Coronavirus: Newham parents and teachers share thoughts on school reopening plans

Children will have to follow social distancing measures in school. Picture: Jacob King/PA

Children will have to follow social distancing measures in school. Picture: Jacob King/PA - Credit: PA

Pupils should not return to school this academic year.

That’s the verdict of almost 90 per cent of Newham residents - the majority being parents and teachers - who completed our survey.

More than six in 10 - 61.33pc - said they thought it would be safe for pupils to return in September, with an additional 28.44pc saying children should only go back to the classroom once a vaccination for the coronavirus vaccine has been found.

Just 8pc are in favour of following the government’s plan for some primary school pupils - those in Reception, Year 1 and Year 6 - to go back as early as June 1. The remainder thought July was a suitable start date.

The survey, carried out by the Recorder and its sister titles in east London, saw more than 900 people share their opinions on issues surrounding when pupils should return to school, how easy home-schooling was and if universities should accept students who have not set exams due to the coronavirus pandemic. Of these, 225 identified as being from Newham.

There was a lower proportion of Newham residents favouring a June or July start date - 10.22pc - than the London-wide average of 12.33pc.

Meanwhile, 24pc of respondents from Newham said that universities should not accept first year students who have not sat exams, with this summer’s sitting cancelled to halt the spread of coronavirus. This is in line with than the east London-wide average.

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Pupils who were due to sit exams including A-levels and GCSE this summer will instead receive a calculated grade, with teachers asked to submit a judgement on what they feel each pupil would have achieved had the exams gone ahead, taking into account factors such as mock tests, classwork and homework.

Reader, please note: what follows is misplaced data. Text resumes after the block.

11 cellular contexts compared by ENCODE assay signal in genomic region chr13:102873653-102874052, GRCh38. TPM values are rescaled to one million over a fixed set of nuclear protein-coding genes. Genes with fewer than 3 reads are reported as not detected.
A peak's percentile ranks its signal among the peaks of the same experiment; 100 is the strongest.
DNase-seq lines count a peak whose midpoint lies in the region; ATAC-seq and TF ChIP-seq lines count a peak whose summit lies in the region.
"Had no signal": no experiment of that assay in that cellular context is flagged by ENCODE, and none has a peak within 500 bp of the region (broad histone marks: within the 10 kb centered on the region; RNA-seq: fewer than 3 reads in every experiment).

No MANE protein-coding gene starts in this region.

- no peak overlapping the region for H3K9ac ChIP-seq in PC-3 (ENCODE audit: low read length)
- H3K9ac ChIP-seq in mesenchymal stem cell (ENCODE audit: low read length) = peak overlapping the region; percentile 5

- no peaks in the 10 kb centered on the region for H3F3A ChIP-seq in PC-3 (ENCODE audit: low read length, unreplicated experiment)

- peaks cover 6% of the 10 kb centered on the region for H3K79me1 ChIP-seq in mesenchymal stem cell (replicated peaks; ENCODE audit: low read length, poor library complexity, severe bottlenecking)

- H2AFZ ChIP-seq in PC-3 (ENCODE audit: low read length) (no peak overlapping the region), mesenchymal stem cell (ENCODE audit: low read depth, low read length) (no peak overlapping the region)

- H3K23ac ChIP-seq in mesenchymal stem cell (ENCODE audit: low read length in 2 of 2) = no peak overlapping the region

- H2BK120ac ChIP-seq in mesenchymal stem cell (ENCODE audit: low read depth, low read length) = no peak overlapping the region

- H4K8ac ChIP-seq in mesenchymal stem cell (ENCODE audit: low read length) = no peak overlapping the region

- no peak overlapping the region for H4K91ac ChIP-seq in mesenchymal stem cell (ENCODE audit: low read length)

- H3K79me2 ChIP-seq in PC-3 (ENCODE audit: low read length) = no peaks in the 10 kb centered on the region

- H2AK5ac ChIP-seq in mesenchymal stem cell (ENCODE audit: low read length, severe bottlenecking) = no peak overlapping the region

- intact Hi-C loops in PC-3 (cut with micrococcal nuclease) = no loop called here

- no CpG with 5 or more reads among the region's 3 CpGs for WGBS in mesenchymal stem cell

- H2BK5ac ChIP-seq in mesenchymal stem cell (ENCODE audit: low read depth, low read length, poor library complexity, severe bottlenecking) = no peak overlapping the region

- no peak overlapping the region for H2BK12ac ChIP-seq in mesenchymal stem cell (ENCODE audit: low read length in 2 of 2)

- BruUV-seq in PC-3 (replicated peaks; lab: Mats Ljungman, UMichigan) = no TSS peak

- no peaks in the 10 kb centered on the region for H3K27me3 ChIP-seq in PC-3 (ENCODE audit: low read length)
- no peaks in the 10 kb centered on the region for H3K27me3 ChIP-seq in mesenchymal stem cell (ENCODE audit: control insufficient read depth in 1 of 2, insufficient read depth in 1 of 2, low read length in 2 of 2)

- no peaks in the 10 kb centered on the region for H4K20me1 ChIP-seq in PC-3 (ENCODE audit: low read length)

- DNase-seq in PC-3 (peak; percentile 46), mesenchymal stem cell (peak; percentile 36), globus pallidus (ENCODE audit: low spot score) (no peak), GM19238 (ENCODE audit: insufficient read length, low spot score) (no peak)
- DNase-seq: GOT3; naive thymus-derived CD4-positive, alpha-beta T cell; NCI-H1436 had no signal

The government has said that those due to sit exams this summer may also sit an exam early in the next academic year if they wish to do so, or in the summer of 2021.

Many of those to respond to our survey also offered their thoughts on the issue and some described feeling conflicted.

One parent said: “Being a teacher myself, I totally understand the importance of education and during the lockdown we are making sure that children are getting education through distance learning. At the same time being a mum of three kids in primary school, I am very sceptical and scared to send my children out in the world of virus.”

Another told us: “Although I think it would be safer to open schools in September, I will send my Year 6 child to school if it opens in June. A chance to leave primary school well will be important.

“But I’m concerned how schools will staff smaller classroom numbers whilst still offering quality homeschool learning for other year groups. I would worry that it will put even more pressure on already overworked teachers.”

But the parent of another Year 6 pupil had a different view, saying: “I will not be sending my child back to school on June 1. “My reason for this is because it’s not safe to have a party, weddings, mass gatherings of more than a couple of people so how is it safe to send some year groups back?”

Schools have been closed since March to all except the children of key workers and those considered most vulnerable, with the vast majority of pupils having to learn at home.

Of those who responded to our survey, 34.6pc graded home schooling as a three out of five in terms of how difficult they were finding it. That was fractionally lower than the east London-wide average of 35.3pc.

Concerns were also raised about the practicalities of home schooling, with one parent saying: “It’s hard for kids to do online work as some parents dont have computers and knowledge.”

Another added: “Consideration should be given to single parents working full time from home and homeschooling and also not knowing how or what to teach.”

One respondent, who said they were a working single parent of a six-year-old, called the experience “difficult,” adding: “At times we’ve given up with the school work provided and instead have undertaken activities that are more suited to her health and wellbeing than what is mainstream ‘educational’.

“But this is a sacrifice worth taking given the large numbers of Covid-19 cases in Newham and also Covid-19 deaths.”

If you would like to have your say on when schools should reopen, email and your thoughts could appear on our letters page.